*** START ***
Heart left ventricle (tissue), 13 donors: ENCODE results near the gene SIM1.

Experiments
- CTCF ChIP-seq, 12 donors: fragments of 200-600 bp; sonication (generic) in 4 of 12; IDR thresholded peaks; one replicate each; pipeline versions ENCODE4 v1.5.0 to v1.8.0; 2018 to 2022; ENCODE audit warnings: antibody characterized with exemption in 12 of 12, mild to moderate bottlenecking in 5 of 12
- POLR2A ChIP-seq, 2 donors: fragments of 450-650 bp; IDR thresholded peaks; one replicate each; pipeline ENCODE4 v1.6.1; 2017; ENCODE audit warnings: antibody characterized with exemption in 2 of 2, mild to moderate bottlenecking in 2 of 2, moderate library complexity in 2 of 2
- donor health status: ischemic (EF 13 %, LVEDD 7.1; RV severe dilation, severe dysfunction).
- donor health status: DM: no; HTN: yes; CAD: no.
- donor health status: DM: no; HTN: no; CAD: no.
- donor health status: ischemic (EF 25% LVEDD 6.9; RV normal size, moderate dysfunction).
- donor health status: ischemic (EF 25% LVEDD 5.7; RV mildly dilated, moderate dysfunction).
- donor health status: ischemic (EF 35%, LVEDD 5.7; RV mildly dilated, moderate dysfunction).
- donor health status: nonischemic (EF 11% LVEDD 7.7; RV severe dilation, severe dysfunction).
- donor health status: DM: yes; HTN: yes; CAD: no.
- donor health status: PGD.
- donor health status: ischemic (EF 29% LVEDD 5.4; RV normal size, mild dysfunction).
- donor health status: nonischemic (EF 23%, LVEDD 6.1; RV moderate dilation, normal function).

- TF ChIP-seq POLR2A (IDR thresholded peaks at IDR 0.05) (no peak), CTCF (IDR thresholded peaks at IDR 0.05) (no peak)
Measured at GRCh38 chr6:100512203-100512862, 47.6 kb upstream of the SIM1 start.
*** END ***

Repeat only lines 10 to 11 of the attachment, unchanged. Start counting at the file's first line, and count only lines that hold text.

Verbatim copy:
- donor health status: ischemic (EF 35%, LVEDD 5.7; RV mildly dilated, moderate dysfunction).
- donor health status: nonischemic (EF 11% LVEDD 7.7; RV severe dilation, severe dysfunction).